Developments in Japan

Many of my blog articles are borne from reading articles on the BBC News website, and this is the latest. On May 26th, Alexander Neill, (described as the Shangri-La Dialogue Senior Fellow at the IISS Asia) wrote an article entitled “Japan’s growing concern over China’s naval might” (http://www.bbc.com/news/world-asia-39918647). He described a couple of interesting developments in Japan’s Self-Defense forces, especially in the light of Japan’s relationship with China.

1. The JMSDF has an aircraft carrier? Well, not really. Well, maybe. JS Izumo is  officially classified by Japan as a helicopter destroyer. The Wikipedia article notes that the ship is as large as any aircraft carrier of the Second World War, but it’s called a destroyer because the Japanese constitution forbids the acquisition of offensive weapons.  It doesn’t take a huge leap of the imagination to see the Izumo embarking some kind of STO/VL aircraft even though the Japanese Self Defense Forces don’t have any just yet.

Helicopter Destroyer JS Izumo

JS Izumo (DDH-183) in December 2016
Kaijō Jieitai (海上自衛隊 / Japan Maritime Self-Defense Force) – http://www.mod.go.jp/msdf/formal/jmp/201612.html (CC BY 4.0)

2. Indigenous Maritime Patrol Aircraft?  The news of the Izumo was interesting,  but what also caught my attention was the reference to the Kawasaki P-1 Maritime patrol Aircraft – two of which were apparently demonstrated in the UK at the RIAT (Royal International Air Tattoo) in 2015.  it seems that Kawasaki thought it was worth putting in a bid to the UK Ministry of Defence  to supply the P-1 as a replacement for the Nimrod.  The Japanese bid was unsuccessful, however.  The UK is going to buy the Boeing P-8 Poseidon  instead.  The Poseidon is a patrol variant of the Boeing 737-800ER and has been in service for about 5 years in the US Navy. International customers so far consist of the Indian Navy,  Royal Australian Air Force,  Royal Air Force, and the Royal Norwegian Air Force. Several other countries have expressed an interest. Poseidon deliveries to the UK are supposed to commence in 2019.

Boeing P-8A Poseidon and Kawwasaki P-1

A U.S. Navy Boeing P-8A Poseidon next to a Kawasaki P-1 of the Japan Maritime Self-Defense Force
(US Navy – Public Domain)

The P-1 is a pretty interesting aircraft which Japanese officials have claimed is more capable, (but more expensive) than the P-8, having been purpose-built for the maritime patrol mission.  It is noteworthy for its pioneering use of a fly-by-light flight control system using fiber optic cables, which decrease electro-magnetic disturbances to its sensors  in comparison with fly-by-wire control systems, which are more electrically “noisy”.   Speaking as a dinosaur who thinks fly-by-wire was a huge advance over control cables, servos, and rods,  fly by light is a pretty amazing (albeit logical) application of fiber-optic technology.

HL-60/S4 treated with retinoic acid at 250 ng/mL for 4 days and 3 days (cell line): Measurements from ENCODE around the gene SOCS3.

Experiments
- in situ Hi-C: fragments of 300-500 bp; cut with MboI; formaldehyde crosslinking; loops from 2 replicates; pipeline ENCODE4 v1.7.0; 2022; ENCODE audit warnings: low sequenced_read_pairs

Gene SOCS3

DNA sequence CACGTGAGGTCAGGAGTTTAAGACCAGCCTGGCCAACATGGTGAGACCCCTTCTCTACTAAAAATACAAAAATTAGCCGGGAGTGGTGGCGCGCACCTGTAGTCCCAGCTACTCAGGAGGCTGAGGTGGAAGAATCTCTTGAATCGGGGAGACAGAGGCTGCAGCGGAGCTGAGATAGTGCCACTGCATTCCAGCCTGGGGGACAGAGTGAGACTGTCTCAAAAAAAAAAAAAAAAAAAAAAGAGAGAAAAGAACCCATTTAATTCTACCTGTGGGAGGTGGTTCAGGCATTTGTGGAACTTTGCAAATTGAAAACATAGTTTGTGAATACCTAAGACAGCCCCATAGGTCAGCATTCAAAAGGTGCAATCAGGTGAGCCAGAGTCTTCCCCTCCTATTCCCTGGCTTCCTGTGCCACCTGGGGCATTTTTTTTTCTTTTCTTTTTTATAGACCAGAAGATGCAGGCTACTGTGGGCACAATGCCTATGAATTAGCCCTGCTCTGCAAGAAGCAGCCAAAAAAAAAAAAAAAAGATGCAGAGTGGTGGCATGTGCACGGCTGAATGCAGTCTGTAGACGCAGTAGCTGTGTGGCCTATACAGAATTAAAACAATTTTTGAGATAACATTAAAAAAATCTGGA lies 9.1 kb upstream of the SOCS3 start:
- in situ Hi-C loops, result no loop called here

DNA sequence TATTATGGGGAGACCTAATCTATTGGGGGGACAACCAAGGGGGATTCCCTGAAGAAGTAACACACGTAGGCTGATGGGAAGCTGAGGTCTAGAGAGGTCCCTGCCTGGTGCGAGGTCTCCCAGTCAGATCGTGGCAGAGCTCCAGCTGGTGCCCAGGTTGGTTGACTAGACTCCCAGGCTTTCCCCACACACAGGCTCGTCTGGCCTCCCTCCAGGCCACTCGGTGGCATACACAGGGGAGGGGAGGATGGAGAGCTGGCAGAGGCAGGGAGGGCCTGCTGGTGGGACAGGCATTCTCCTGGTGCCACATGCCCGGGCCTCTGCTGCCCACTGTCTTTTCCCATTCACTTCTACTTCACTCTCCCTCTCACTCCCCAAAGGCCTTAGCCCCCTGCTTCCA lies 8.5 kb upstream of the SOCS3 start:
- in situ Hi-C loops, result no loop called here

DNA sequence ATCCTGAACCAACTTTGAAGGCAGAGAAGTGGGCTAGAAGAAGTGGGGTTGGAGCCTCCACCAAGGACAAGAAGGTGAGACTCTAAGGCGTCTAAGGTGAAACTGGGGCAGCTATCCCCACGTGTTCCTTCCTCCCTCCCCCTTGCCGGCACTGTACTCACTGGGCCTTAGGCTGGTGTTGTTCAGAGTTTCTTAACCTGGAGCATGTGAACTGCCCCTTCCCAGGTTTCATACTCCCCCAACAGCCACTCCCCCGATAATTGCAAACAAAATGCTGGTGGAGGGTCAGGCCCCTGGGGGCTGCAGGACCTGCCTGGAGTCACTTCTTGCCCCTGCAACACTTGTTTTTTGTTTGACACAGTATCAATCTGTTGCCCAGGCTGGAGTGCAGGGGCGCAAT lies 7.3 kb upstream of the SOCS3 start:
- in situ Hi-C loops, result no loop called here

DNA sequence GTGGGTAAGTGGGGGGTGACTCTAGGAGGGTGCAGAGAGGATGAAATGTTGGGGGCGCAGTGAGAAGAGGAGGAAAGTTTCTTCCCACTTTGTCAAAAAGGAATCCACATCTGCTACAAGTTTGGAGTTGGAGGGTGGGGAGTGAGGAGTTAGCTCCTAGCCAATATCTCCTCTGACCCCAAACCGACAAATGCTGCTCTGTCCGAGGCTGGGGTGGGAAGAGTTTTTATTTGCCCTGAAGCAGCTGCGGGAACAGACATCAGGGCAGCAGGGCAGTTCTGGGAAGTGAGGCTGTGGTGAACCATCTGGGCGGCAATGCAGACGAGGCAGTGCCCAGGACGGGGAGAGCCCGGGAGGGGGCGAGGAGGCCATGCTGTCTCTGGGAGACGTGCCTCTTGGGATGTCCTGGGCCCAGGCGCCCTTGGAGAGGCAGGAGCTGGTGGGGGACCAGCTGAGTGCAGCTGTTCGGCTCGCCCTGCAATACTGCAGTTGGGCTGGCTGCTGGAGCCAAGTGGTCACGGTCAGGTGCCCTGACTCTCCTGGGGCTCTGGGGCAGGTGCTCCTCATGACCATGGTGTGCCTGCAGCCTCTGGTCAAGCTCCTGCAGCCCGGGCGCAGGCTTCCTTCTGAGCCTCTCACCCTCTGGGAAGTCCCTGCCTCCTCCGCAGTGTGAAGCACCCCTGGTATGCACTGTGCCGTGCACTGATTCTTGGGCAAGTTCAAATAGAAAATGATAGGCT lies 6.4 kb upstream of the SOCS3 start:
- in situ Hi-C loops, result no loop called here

All this technology needs to be seen against the increasing military posturing from Japan and China over territorial claims in the East and South China Sea, which are in themselves related to access to natural resources.  All progress comes at a cost,  and sadly some of the advances in flight and defense technology may be driven by a degree of rising tension between two nations.   We have certainly been in this situation before.

C919 Flies

So, further to my December 2016 post Stars in the East I saw in the news that the COMAC C919 finally made its maiden flight from Shanghai today. See this report from China’s Xinhua News Agency.

Also worth a look, if you want to riffle selectively through two hours of previously live-streamed footage, is this long YouTube segment from New China TV. There are several interesting views of the C919 taxying and the maiden flight itself.

Dragon Lady

1 May 1960 is the anniversary of Francis Gary Powers being shot down somewhere over the Soviet Union in his U-2A  by what I call a SAM-2  and everyone else calls an S-75. I assumed the event took place earlier in the year and have to thank my regular engagements with Bryan Swopes’ blog for reminding me.   Funnily enough I mentioned the U-2 incident to my American History class last week.  Every so often I get close to an anniversary like this, but mostly it’s coincidence.   In March 2014 I happened to hit the 70th Anniversary of the “Great Escape” and subjected my class to a few minutes of Steve McQueen and Richard Attenborough.

The engine of the downed American Lockheed U-2

The engine of the downed American Lockheed U-2 plane piloted by Francis Gary Powers on view in Gorky Park. (RIA Novosti archive, image #35173 / Chernov / CC-BY-SA 3.0 via Wikimedia Commons)

I had a quick riffle through the pages of Wikipedia to find a Public Domain picture of an original U-2 and read briefly that another U-2 was shot down during the Cuban Missile Crisis.   I didn’t managed to teach that part and will have to look it up.   I will also have refresh myself on the clandestine overflights that were carried out by Canberras and RB-45s flown by RAF aircrews (and the RB-45s had RAF markings) a few years previously.

Lockheed U-2A

Lockheed U-2A at the National Museum of the US Air Force

Many years ago I saw a TR-2 (I think it was)  derivative of the U-2 climbing out of RAF Alconbury  and watched as best I could while I was driving down the M11 Motorway at the time. I believe I did see the NMUSAF example (basking in the sun in the picture above)  at Dayton some years ago.   I’m looking forward to going again sometime soon.